Luke Davis has prosopagnosia, commonly known as “face blindness”. So don’t take offense if he doesn’t recognize you.
In a world full of strangers
There is nothing else to do but make friends
If you can’t remember your enemies
There is no one to fear
If you forget what your friends look like
You get to see what makes them stand out every time you meet.
Imagine you go to work one day and you can only recognize 10 of the people that are your closest colleagues. Imagine that you think another few look familiar but you couldn’t say with more than 80% certainty. The rest of the people you work with have become complete strangers. You don’t know who they are, how long they have been working for the company, whether they have worked there for a day, a year or 5 years.
How would you feel? Possibly you would feel like you did on your very first day in the job. Would it be a little weird if you passed one of these people you don’t recognize and they greeted you by name, knew about your car breaking down, or the birth of your son? How do you think they would feel if you didn’t say hello when they walked past? How would they feel if you didn’t ask about their sick mother? You do know these people and you have had conversations with them, you just don’t recognize them anymore. Would they think you were cold and aloof, distant, would they think you were purposely snubbing them?
I have prosopagnosia and this happened to me today and yesterday and every day before that since I can remember. For those of you unfamiliar with prosopagnosia—also called face blindness—my basic ability to recognize a face is compromised. I am not blind to faces; I can see your face perfectly clearly. What I can’t do is remember your face so I can recognize it later. If I don’t see you regularly, then chances are I won’t recognize you.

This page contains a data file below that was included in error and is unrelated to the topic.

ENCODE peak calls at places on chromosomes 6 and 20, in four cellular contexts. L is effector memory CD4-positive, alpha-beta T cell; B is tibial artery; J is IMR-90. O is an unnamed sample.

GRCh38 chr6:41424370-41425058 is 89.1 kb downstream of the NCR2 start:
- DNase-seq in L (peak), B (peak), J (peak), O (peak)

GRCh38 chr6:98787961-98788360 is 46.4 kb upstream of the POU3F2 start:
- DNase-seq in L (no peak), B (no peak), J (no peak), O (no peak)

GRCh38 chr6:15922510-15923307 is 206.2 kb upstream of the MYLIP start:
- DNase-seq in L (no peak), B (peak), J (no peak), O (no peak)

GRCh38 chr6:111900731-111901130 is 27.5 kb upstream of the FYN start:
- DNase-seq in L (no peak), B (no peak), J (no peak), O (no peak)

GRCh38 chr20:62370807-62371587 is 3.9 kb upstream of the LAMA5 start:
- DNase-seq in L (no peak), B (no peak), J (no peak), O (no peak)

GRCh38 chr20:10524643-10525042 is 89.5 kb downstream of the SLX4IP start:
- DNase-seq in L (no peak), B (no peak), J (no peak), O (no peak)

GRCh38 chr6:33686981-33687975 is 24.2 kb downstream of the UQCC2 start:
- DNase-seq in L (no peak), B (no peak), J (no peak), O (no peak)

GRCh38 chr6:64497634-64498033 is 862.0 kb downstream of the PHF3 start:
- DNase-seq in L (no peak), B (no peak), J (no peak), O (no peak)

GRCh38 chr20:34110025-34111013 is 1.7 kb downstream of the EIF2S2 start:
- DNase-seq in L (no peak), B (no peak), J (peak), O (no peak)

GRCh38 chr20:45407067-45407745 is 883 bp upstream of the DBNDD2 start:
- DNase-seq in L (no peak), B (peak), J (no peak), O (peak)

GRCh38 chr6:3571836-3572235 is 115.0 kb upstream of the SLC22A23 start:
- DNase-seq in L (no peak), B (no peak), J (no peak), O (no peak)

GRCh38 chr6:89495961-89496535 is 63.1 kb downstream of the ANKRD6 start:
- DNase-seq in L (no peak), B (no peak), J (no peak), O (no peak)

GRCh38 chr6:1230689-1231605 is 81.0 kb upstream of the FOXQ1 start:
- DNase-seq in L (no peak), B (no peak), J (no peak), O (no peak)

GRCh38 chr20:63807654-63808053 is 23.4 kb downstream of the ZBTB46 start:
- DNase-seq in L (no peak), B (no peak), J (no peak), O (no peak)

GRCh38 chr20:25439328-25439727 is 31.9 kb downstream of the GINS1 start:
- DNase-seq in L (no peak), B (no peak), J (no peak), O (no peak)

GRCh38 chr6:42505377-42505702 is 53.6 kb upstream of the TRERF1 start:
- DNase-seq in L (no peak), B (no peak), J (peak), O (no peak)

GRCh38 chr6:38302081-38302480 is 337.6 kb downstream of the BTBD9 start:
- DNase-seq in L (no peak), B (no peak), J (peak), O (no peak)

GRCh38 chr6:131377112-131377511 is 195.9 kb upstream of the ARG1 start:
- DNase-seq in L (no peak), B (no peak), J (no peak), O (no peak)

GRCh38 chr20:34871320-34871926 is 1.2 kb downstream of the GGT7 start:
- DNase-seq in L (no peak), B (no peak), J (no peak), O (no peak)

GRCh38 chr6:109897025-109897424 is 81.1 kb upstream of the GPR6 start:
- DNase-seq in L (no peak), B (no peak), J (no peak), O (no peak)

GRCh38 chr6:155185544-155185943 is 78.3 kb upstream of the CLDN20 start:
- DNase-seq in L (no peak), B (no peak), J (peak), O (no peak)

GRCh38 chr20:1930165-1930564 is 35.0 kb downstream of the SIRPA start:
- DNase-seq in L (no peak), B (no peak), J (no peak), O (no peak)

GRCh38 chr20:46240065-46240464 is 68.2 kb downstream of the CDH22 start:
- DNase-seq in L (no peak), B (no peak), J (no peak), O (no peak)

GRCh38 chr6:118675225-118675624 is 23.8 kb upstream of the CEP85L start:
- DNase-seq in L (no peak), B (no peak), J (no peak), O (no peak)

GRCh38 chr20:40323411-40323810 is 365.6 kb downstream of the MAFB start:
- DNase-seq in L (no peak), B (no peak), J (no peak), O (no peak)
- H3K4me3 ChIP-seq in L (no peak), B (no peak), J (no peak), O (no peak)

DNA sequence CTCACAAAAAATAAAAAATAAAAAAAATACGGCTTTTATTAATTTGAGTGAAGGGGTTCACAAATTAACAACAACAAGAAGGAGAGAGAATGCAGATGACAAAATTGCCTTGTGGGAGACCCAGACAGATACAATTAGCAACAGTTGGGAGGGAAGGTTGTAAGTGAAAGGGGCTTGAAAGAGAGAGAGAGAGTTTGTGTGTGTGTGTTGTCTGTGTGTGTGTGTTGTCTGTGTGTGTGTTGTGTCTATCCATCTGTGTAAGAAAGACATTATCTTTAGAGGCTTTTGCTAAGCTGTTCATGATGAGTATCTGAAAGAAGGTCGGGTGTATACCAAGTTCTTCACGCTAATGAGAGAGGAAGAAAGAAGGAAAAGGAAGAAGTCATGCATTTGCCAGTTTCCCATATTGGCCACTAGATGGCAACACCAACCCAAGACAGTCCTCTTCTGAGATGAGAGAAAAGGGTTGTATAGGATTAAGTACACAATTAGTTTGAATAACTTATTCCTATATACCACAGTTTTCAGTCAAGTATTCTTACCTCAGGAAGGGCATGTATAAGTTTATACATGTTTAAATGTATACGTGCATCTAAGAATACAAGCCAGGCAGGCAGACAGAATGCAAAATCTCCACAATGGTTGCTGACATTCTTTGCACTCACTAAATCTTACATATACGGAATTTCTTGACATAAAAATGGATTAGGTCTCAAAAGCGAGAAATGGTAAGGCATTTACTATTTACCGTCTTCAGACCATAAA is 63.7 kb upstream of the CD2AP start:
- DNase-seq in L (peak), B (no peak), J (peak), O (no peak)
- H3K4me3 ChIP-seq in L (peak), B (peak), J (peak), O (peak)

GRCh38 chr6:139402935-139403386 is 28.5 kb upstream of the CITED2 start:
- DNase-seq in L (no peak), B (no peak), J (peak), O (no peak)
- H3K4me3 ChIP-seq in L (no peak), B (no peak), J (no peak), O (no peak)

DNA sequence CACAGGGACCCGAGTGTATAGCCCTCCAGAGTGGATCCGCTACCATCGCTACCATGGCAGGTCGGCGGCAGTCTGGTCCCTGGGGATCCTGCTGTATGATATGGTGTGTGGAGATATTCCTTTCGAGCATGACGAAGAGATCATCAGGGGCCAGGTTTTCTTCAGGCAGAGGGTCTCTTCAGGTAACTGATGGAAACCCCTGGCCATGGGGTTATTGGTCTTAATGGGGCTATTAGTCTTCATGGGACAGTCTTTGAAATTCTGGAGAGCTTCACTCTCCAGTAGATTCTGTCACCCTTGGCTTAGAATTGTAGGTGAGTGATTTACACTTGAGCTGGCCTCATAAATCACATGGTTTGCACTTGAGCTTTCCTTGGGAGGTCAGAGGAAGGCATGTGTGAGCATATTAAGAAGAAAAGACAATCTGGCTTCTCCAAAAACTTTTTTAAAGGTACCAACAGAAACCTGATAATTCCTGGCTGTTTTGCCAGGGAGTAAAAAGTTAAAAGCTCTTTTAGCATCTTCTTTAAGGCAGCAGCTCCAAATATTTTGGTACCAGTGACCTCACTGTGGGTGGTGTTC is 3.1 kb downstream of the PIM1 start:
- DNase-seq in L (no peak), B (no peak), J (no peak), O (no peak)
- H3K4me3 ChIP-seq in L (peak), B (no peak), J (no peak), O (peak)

With most people there are two areas in the brain dealing with recognition. One area is for the recognition of objects, such as your cup, your car, your house and anything else you own or have a regular need to distinguish from similar other objects. This area is fairly slow and works by looking for details on an object that make it different from something similar. The second area recognizes faces. It does this in a holistic, whole-of-the-face approach and is very quick. In a prosopagnosiac, this area dealing in facial recognition doesn’t work the way it should. We recognize you by what makes you different from other people but not by your face. Your faces are all mostly the same.
I’m 38 and it was only last year that I found out that I had prosopagnosia. You would think that I would have realized this earlier, but that is not the case. I don’t have the benefit of seeing someone else’s perspective of the world. For me this is normal and I have always assumed other people are just better at recognizing people—the way someone else might be taller, or stronger or better looking. The signs have always been there I just hadn’t put them together until recently.
My parents knew something was not quite right in my first year of school. I was sent to a doctor for a yearlong battery of tests. They tested me for color blindness, autism, IQ, social interaction, ethics, agility and many others until I was sick to death of the tests. Back in the early 80’s face blindness wasn’t a recognized medical problem except in those who suffered trauma to the head. I passed every test I took. My parents were told that all was clear, nothing was wrong with me. The one test that would have indicated there was something wrong with me didn’t exist back then.